Dollar resilient after Fed largess, China data eyed
SYDNEY (Reuters) - The dollar held off a one-month low against a basket of major currencies on Thursday, no worse for wear even after the Federal Reserve delivered another dash of monetary stimulus and said it was ready to do more if necessary.
What prevented dollar bears from rampaging was the fact the Fed stopped short of launching a more aggressive programme of buying bonds outright, or QE3, which some in the market had expected, traders said.
In Asia, all eyes will be on HSBC's latest reading on China's manufacturing sector due at 03:30 a.m. British time. Any disappointment there could see risk aversion quickly return.
The dollar index was down a touch at 81.463, following a wild session that saw it first spike up to 81.740 in immediate reaction to the outcome of the Fed meeting, before quickly falling back to 81.228. It had hit a one-month low of 81.186 on Tuesday.
Still, analysts said the outlook for the dollar remained clouded with more market players likely to position for fresh stimulus from the Fed following the central bank's move to downgrade its growth forecast.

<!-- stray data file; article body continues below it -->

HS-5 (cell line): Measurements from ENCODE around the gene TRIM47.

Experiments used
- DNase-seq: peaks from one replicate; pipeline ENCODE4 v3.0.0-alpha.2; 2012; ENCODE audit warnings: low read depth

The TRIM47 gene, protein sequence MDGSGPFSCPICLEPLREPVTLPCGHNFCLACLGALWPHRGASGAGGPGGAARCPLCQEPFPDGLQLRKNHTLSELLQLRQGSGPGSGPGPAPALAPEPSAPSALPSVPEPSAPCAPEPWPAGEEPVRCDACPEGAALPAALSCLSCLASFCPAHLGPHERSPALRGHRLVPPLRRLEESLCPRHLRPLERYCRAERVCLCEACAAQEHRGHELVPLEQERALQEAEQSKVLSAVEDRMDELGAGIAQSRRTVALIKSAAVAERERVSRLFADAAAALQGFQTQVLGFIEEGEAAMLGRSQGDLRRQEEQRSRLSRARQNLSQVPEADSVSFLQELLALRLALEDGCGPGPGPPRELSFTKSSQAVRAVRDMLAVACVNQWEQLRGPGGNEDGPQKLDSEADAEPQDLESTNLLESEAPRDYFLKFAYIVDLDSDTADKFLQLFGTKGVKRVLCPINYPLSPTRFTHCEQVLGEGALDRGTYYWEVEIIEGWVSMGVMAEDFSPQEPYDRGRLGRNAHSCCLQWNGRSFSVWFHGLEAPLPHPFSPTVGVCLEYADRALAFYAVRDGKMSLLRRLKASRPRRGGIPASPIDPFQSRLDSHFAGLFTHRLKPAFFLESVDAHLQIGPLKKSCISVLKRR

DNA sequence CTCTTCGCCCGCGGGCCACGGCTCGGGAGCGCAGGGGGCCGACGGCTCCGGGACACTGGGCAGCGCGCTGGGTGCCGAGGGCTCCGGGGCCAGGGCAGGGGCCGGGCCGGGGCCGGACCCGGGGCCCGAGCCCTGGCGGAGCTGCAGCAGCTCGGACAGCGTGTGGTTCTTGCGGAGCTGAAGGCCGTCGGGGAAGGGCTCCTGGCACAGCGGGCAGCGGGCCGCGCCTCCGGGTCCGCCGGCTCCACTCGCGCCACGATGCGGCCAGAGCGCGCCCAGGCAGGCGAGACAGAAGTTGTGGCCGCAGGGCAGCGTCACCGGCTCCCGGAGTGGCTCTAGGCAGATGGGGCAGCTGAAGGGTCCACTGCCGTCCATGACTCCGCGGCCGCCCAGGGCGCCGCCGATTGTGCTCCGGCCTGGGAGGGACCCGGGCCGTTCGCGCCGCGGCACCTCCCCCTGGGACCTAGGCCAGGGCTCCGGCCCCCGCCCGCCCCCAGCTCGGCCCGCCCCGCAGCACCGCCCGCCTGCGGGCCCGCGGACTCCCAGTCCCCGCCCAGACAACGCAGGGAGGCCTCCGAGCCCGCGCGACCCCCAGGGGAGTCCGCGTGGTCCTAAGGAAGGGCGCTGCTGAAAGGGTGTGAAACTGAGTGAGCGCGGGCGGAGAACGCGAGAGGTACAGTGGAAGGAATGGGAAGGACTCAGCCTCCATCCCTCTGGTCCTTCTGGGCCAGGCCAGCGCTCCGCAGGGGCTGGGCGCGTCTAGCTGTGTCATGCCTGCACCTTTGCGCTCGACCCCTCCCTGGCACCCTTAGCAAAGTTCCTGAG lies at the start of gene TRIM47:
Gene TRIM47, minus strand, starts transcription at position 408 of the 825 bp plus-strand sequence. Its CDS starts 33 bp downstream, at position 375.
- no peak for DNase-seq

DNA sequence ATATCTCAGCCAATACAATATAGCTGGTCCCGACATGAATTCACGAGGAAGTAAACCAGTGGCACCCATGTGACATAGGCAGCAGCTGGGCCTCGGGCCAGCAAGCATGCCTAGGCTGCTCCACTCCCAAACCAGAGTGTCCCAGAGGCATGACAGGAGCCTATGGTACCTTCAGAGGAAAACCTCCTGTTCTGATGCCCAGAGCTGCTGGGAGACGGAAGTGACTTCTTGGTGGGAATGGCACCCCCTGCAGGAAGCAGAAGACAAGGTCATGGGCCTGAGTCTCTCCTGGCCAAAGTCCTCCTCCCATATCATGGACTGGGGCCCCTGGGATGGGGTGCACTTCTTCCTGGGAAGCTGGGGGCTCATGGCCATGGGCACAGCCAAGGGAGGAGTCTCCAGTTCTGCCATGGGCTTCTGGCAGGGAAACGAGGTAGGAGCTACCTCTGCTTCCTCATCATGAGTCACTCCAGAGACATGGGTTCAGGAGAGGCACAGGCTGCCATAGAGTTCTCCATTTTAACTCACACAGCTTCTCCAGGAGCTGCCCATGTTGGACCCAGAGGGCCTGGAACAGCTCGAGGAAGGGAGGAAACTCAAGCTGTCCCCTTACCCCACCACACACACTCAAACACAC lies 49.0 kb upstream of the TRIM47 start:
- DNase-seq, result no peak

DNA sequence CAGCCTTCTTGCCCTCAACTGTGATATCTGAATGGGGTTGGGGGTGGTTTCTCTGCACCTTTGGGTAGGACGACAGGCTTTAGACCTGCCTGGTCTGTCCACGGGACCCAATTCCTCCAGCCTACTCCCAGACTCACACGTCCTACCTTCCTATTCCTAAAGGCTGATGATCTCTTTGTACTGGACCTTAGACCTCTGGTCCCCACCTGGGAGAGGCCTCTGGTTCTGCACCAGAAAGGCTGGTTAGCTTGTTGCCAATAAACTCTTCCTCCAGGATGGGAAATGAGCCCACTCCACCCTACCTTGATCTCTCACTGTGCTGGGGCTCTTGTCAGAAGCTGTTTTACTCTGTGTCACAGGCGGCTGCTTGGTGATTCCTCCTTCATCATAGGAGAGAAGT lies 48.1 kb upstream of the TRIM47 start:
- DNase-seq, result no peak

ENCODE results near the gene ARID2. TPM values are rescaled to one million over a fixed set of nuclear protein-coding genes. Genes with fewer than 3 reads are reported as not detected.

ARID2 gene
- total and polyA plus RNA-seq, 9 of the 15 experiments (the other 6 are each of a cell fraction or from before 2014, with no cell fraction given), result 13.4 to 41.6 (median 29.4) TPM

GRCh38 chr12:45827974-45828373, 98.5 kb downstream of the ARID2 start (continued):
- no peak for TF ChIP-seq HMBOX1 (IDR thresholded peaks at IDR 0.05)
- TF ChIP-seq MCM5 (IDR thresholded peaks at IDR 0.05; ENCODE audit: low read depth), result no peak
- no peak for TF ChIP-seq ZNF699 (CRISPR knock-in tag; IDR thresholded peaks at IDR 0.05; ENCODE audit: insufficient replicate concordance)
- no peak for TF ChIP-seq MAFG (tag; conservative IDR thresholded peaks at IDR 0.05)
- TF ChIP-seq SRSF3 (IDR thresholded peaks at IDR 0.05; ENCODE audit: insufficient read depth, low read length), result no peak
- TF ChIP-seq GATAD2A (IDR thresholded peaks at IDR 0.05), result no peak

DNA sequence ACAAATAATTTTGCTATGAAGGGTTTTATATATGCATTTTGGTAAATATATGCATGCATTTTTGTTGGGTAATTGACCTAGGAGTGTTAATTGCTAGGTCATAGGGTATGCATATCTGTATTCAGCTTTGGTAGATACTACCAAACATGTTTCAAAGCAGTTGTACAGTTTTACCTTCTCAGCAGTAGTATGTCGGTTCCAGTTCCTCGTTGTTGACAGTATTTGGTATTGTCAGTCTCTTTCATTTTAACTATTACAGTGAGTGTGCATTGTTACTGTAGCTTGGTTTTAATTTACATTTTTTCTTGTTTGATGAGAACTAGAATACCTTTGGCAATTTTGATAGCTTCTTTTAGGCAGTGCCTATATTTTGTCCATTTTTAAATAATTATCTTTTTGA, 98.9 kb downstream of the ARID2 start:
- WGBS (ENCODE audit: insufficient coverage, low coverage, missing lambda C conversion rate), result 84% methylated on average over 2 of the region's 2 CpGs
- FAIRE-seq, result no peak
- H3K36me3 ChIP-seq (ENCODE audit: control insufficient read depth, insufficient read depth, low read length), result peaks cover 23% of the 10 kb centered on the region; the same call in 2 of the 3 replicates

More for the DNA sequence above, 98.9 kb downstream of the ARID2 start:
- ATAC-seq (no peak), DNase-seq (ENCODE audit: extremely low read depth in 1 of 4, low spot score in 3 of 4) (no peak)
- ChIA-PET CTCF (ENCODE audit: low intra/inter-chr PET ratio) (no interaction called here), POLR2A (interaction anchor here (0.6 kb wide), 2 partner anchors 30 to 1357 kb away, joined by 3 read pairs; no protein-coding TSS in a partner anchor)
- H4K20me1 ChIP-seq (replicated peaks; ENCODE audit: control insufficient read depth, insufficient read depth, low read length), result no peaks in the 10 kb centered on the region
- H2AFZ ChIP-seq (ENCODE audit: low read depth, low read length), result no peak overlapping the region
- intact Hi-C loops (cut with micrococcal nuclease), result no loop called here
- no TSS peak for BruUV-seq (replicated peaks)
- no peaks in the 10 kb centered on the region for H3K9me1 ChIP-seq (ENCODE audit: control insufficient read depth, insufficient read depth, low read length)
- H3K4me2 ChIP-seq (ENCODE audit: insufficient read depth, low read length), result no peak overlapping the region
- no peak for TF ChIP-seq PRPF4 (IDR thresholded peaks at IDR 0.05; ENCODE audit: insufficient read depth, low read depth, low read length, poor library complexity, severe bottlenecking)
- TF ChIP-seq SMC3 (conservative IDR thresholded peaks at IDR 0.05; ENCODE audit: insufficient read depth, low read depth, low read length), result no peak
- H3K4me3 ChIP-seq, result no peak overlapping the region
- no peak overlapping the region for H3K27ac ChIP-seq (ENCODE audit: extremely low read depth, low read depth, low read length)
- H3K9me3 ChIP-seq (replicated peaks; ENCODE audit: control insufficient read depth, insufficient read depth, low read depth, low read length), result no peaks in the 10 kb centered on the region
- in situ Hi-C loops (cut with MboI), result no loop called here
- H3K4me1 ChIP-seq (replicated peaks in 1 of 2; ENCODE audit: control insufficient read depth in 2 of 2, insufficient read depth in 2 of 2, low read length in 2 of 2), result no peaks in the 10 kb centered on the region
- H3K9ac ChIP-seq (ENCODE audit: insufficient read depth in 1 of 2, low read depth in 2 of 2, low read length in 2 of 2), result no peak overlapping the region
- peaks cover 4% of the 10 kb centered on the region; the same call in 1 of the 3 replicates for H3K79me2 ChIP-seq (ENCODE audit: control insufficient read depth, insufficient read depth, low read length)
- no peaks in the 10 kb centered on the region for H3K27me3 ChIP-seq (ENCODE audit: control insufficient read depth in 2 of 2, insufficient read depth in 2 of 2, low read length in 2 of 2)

"We expect more monetary easing down the road," Rabobank's senior U.S. strategist Philip Marey wrote in a client note. "The unemployment rate is still far above its target and expected to remain above target at least until 2014. What's more, the recovery remains fragile and uneven."
The prospects of more stimulus, eventually, from the Fed helped underpin the euro and commodity currencies.
The euro last stood at $1.2685 (0.807 pence), having risen to a high of $1.2744 on Wednesday, near a one-month peak of $1.2748 set on Monday. Commodity currencies also held their ground with the Australian dollar at $1.0198, not far off a seven-week high of $1.0225 set overnight.
Spurred by surprisingly strong economic growth numbers, the New Zealand currency jumped above $0.8000 for the first time since early May. New Zealand's economy grew 1.1 percent in the March quarter, more than double what economists had expected.
The U.S. dollar managed to outperform a broadly softer yen after U.S. Treasury yields edged up. It fetched 79.490, having risen as high as 79.708 overnight.
Helping soothed nerves about Europe, a conservative-led government took power in Greece on Wednesday and promised to negotiate softer terms on its harsh international bailout.
As well, Italy put forward a proposal for the euro zone's rescue funds to start buying the debt of distressed European countries. The proposal is expected to be discussed at a meeting of European leaders on Friday, but would require a huge shift in Germany's stance for it to gain credence.
(Editing by Wayne Cole)
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